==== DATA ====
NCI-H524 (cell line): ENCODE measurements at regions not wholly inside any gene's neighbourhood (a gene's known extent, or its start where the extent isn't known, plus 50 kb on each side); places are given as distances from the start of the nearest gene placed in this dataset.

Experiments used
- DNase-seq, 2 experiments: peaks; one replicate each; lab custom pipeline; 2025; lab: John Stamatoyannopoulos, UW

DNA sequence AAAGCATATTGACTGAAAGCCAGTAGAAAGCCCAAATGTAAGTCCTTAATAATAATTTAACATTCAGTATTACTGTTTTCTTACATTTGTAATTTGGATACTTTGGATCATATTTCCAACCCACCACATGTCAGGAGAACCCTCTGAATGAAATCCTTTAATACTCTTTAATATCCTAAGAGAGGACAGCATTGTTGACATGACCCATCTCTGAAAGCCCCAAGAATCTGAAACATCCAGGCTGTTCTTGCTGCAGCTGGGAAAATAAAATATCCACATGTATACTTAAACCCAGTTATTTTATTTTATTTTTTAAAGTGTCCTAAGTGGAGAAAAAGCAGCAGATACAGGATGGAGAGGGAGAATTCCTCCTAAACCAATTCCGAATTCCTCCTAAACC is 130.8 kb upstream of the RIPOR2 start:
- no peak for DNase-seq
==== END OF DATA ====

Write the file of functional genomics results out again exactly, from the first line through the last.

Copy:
NCI-H524 (cell line): ENCODE measurements at regions not wholly inside any gene's neighbourhood (a gene's known extent, or its start where the extent isn't known, plus 50 kb on each side); places are given as distances from the start of the nearest gene placed in this dataset.

Experiments used
- DNase-seq, 2 experiments: peaks; one replicate each; lab custom pipeline; 2025; lab: John Stamatoyannopoulos, UW

DNA sequence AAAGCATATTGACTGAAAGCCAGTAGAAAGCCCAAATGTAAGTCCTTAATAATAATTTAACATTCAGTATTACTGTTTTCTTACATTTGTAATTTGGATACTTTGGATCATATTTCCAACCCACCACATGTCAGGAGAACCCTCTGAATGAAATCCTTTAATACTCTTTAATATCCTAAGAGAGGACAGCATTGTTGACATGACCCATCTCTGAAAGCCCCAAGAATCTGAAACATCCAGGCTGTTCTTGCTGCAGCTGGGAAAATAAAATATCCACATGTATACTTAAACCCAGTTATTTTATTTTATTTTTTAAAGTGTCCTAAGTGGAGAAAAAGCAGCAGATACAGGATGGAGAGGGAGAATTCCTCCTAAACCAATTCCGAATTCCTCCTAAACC is 130.8 kb upstream of the RIPOR2 start:
- no peak for DNase-seq